Sunday, March 15, 2009

Seriously. Sunday.

If I ever get to teach a developmental English class where I am allowed significant control over what I teach, I won't require them to answer questions like "What are the different kinds of paragraph development? What are the six sub-categories of expositional paragraph development?" Instead, I'd have them write a lot of personal essays, and maybe do one final project that was kind of persuasive or argumentative.

This week, I graded 93 essays describing "someone" the students "know" (not my instructions). I always find grading this assignment heartbreaking, because the paragraphs typically demonstrate that the people writing them have, like all of us, very deep and profound feelings, but they don't have language to articulate them. Moreover, the curriculum of the class that I'm teaching (which, again, I didn't write and which totally sucks) doesn't give them language to articulate them, or even really talk about the difference between abstract and concrete. The _best_ students describe their wives, husbands, boyfriends, parents, grandparents, children, in the most abstract ways: "To know him, you must get to know him" or "her hair is of fragrances unknown." It pains me to read sentences like this.

I've often ranted about how lacking the language to articulate something abstract means that you don't understand your feelings. I half believe that, but I also know that there are ways of articulating feelings that are not verbal. So, the challenge for many people when they write is to articulate feelings in writing that they don't express in verbal ways. I read my student's paragraphs and think about all the young students I have who marry so early, and then divorce so early, and have children, too. I think about the arguments they have with their lovers and spouses--and how they don't seem to have language to articulate to themselves, let alone to someone else, how they are feeling. It freaks me out!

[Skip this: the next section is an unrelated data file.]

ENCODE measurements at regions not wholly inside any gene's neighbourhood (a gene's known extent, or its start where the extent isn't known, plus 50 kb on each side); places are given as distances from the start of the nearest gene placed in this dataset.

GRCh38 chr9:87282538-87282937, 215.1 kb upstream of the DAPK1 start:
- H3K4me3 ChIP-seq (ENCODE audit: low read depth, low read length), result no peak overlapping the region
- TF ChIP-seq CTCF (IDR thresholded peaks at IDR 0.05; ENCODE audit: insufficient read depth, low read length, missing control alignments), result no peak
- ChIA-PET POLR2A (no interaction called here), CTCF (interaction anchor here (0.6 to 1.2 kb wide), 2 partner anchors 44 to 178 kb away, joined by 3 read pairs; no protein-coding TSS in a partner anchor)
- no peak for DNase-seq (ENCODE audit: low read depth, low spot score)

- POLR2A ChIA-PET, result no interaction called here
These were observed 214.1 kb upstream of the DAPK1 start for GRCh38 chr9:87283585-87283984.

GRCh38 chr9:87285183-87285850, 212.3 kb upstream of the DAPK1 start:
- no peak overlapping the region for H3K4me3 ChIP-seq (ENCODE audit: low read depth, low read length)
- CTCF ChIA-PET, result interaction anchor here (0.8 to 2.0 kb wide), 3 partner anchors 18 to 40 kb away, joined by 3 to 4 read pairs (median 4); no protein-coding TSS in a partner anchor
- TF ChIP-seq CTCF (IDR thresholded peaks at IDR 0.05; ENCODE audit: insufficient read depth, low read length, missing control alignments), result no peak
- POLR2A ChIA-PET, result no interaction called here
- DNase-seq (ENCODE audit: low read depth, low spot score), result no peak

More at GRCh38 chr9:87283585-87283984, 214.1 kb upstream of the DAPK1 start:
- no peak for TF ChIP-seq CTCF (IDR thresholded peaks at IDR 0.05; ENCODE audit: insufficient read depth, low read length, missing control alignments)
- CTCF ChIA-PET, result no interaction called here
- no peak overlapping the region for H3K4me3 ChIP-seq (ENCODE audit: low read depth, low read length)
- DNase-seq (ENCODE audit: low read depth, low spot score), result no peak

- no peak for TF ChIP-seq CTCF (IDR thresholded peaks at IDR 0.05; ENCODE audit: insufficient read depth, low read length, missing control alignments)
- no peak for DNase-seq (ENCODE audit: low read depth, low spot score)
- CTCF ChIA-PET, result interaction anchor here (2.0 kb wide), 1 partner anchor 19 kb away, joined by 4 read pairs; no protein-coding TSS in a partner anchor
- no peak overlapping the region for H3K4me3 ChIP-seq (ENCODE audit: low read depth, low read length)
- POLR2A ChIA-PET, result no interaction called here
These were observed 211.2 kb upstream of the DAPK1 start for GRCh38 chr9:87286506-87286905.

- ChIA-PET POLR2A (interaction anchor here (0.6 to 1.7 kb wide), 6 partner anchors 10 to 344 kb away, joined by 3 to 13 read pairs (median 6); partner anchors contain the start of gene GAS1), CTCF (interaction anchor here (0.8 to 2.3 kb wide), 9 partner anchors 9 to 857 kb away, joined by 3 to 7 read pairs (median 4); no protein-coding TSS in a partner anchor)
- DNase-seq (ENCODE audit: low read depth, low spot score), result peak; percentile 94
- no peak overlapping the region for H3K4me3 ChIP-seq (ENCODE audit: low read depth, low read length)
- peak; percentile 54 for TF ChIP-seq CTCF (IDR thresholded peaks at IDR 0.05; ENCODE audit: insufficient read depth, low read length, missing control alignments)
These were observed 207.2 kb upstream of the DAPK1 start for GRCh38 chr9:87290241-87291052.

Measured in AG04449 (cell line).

I remember saying to one of my best students at CSUSM: "Dump your boyfriend and move to LA." I'm sure that was inappropriate of me to say, but I had to--she was so intelligent and smart. However, I know she didn't dump her boyfriend and move to LA. She said she liked "the lifestyle" here. She lived in Temecula. What was it that she liked about living in Temecula? It certainly wasn't the beach. So what did she mean by "the lifestyle?"

When I was young, I got bad advice from my family and friends. My students are young, and they also get bad advice from their family and friends. But the advice they get is worse. Too many of them are married with children before they are 25. If you have no college degree and 2 kids and you are 25, your life is going to be hard. It makes me so angry. I want to slap their parents and friends and the newspapers and their teachers. I remember thinking some version of "why didn't someone tell me X?" all the time when I was 25. Why don't more people tell their students and children and friends "dump your boyfriend and move to (insert city name here) or "you don't have to get married" or "I think it's a great idea to get the fuck out of here" ?

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